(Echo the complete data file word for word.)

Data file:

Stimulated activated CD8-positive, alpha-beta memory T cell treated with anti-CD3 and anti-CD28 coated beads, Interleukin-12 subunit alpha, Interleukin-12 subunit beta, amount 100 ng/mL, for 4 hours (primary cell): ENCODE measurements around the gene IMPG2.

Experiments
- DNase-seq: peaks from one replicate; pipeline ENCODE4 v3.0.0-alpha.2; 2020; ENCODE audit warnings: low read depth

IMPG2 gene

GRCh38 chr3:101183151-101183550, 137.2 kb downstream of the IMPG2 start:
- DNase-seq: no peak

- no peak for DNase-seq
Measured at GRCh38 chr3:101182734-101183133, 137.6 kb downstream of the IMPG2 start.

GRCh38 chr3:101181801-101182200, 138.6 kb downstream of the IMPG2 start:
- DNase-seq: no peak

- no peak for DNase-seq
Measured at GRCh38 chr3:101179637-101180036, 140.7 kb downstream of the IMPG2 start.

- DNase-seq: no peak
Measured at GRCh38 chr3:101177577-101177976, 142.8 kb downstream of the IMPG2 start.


Stimulated activated CD8-positive, alpha-beta memory T cell treated with anti-CD3 and anti-CD28 coated beads, Interleukin-12 subunit alpha, Interleukin-12 subunit beta, amount 100 ng/mL, for 4 hours (primary cell): ENCODE measurements around the gene IMPG2.

Experiments
- DNase-seq: peaks from one replicate; pipeline ENCODE4 v3.0.0-alpha.2; 2020; ENCODE audit warnings: low read depth

IMPG2 gene

GRCh38 chr3:101183151-101183550, 137.2 kb downstream of the IMPG2 start:
- DNase-seq: no peak

- no peak for DNase-seq
Measured at GRCh38 chr3:101182734-101183133, 137.6 kb downstream of the IMPG2 start.

GRCh38 chr3:101181801-101182200, 138.6 kb downstream of the IMPG2 start:
- DNase-seq: no peak

- no peak for DNase-seq
Measured at GRCh38 chr3:101179637-101180036, 140.7 kb downstream of the IMPG2 start.

- DNase-seq: no peak
Measured at GRCh38 chr3:101177577-101177976, 142.8 kb downstream of the IMPG2 start.